David Shambaugh, a professor of political science and international affairs at George Washington University, is one of the United States’ most prominent experts on contemporary China. He has also been prominent in China. His books have been translated and published there, and his views cited in the state media. He was profiled by the overseas edition of People’s Daily, and in January researchers at the China Foreign Affairs University, which comes under the Ministry of Foreign Affairs, named him the second-most influential China expert in the United States, behind David M. Lampton at the Johns Hopkins School of Advanced International Studies.
David ShambaughCredit Courtesy of David Shambaugh
Hence the intense debate ignited by Prof. Shambaugh’s recent essay in The Wall Street Journal, where he argued that the “endgame of Chinese communist rule has now begun” and the Communist Party’s possible “demise is likely to be protracted, messy and violent.” Some experts have endorsed his view that China’s outward order and prosperity mask profound risks for the ruling party. Others have argued that the party is more robust, politically and economically, than Prof. Shambaugh asserts. In an interview, he answered some questions raised by his essay:
Several years ago you published a book titled “China’s Communist Party: Atrophy and Adaptation,” which highlighted the party’s potential to overcome or contain its problems, such as corruption and eroded authority, through learning and adaptation. Your latest assessment of the party’s long-term prospects of surviving in power seems much bleaker. What prompted you to shift your views?
My book on the Communist Party was completed in 2007 and published in 2008. The publication date is important because, as you note, I emphasized in that analysis that the party was taking a number of “adaptive” steps to legitimize, reinstitutionalize and save itself. The book analyzed in detail the reasons for the adaptation — largely the results of the party’s study of the causes of collapse of the Soviet Union and other Leninist states, but also because the party had persons in the top leadership during the period I studied, notably the president and party leader, Jiang Zemin, and his ally Zeng Qinghong, the vice president, who derived the main lesson from the Soviet post-mortem that the party had to be proactive and dynamic in its leadership.
So, the book was mainly about the “adaptation” the party was undertaking. But remember the other word in the subtitle: “atrophy.” The reason that is important is that I argued then, and argue now, that atrophy of late-stage, single-party Leninist, and other authoritarian, states is a normal, natural and ever-present condition. The question is: What do Leninist parties do to cope with the atrophy and stave off inevitable decline? Essentially, they can be reactive and defensive — ruling by repression, in effect — or they can be proactive and dynamic, ruling through opening and trying to guide and manage change. From roughly 2000 through 2008, under Zeng Qinghong’s aegis, the party chose the latter. But in the middle of 2009, after Zeng had retired, it abruptly shifted, in my view.
One can date it very precisely — Sept. 17, 2009 — the day after the Fourth Plenum of the party’s 17th Central Committee closed. That plenum meeting, which was on “party building,” put out a very progressive “decision” basically codifying everything Zeng and the party had been undertaking the previous eight years. I was living in Beijing that year, and when I read it I thought, “Great!”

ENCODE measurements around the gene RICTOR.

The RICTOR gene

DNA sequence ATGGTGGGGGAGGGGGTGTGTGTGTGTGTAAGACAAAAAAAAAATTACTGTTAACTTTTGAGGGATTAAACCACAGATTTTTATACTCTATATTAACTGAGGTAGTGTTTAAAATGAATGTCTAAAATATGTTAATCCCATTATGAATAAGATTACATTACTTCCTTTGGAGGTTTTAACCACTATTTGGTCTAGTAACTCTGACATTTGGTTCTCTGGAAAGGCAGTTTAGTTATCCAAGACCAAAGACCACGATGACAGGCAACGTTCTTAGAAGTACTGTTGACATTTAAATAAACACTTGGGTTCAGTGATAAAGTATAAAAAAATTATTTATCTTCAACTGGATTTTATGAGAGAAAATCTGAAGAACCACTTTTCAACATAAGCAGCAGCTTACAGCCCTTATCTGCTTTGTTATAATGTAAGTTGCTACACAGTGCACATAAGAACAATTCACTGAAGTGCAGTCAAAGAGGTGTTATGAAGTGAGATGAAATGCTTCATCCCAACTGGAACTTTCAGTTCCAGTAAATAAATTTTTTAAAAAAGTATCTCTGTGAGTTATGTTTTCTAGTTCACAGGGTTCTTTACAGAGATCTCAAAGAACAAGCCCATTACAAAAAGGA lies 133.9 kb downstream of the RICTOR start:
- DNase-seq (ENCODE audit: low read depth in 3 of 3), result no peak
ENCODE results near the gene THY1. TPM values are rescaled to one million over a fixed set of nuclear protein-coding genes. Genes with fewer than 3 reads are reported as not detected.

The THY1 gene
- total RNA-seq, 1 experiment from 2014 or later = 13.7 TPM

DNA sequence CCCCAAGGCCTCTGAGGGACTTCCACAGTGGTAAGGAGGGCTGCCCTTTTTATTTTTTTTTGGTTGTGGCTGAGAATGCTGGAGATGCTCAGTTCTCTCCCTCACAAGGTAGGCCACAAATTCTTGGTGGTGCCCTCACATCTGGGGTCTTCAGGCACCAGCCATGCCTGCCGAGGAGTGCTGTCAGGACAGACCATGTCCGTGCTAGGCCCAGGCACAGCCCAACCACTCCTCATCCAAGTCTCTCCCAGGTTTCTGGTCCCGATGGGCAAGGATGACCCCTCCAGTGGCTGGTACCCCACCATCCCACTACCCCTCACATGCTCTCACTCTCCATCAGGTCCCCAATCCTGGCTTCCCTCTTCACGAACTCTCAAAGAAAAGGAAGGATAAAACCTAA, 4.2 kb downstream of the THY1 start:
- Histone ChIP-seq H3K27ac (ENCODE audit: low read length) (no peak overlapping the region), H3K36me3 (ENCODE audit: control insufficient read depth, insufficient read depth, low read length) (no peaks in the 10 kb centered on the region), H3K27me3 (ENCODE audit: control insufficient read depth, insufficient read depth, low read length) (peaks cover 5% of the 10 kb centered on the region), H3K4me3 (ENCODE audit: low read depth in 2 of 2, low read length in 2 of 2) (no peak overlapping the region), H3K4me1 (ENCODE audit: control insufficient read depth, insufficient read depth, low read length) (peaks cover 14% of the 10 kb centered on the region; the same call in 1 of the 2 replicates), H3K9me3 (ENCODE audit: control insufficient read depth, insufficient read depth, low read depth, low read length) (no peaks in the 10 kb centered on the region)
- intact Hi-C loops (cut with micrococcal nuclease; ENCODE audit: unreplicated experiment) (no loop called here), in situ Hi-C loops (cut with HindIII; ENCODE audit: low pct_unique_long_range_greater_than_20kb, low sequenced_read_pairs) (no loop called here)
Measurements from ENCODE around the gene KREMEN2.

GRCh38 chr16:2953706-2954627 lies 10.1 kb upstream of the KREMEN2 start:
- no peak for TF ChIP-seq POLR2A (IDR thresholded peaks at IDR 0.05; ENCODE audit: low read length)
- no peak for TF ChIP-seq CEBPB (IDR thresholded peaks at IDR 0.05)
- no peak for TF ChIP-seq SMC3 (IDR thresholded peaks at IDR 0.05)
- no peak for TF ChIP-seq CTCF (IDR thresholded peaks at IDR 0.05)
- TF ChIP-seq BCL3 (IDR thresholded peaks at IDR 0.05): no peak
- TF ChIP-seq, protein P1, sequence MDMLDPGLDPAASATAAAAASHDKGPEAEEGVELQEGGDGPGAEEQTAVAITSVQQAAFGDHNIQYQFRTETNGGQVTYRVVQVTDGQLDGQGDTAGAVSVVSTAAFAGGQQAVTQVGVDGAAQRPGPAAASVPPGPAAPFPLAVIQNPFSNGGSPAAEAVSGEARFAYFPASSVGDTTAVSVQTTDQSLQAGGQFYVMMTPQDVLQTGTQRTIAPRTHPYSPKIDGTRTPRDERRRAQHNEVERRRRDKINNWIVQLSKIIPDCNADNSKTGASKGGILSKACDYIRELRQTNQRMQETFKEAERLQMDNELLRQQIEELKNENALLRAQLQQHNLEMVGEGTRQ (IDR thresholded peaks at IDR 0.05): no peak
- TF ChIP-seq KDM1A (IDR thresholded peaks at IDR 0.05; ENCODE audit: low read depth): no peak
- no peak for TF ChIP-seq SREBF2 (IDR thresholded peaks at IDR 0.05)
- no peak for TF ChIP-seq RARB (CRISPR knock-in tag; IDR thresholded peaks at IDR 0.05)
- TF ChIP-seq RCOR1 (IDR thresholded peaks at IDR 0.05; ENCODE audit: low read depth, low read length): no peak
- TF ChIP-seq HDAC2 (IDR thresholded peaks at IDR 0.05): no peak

But it was not to be. The party had, in fact, already grown very nervous during the previous spring and summer with riots in Tibet and Xinjiang. So, my guess is that the Plenum document was a kind of summary of previous years’ reforms, but had to be released because it had been in preparation for nearly a year and it was difficult to publicly announce that the party was going to reverse course, turn towards harsh repression and abandon the proactive political reforms. But that is what happened.
I have my theories about why they reversed course, essentially having to do with the coming together of strong bureaucracies that have a vested interest in control — propaganda, internal security, the People’s Liberation Army and People’s Armed Police, state-owned enterprises — what I call the “Iron Quadrangle” — being able to persuade the party general secretary, Hu Jintao, who no longer had to deal with Zeng Qinghong, that the party was losing control if it did not crack down and get better control over a variety of spheres. There were other factors as well, but in Chinese politics bureaucratic explanations are usually important. There is also big money in repression. Those bureaucracies’ budgets all ballooned as a result.
So, there has been a shift in my views of China and of the Chinese Communist Party’s strategy and tactics of rule — simply because China and the party changed! No China watcher can remain wed to arguments that have lost their empirical basis. I have, in fact, been speaking publicly, teaching and publishing along these lines for the past five years. I am the first one who would applaud a return to Zeng Qinghong-like political reform. The party has choices. Repression may be its “default mode,” but it is not its only option. Opening and proactively managing political change is an alternative.
True, if they tried that — again — there is no guarantee that they could keep control of the process and, as in the Soviet Union, the reforms could cascade out of control, and they would fall from power anyway. So, they have a kind of Hobson’s choice or Catch-22. They can repress and bring about their own demise or they can open up and still possibly bring about their own demise.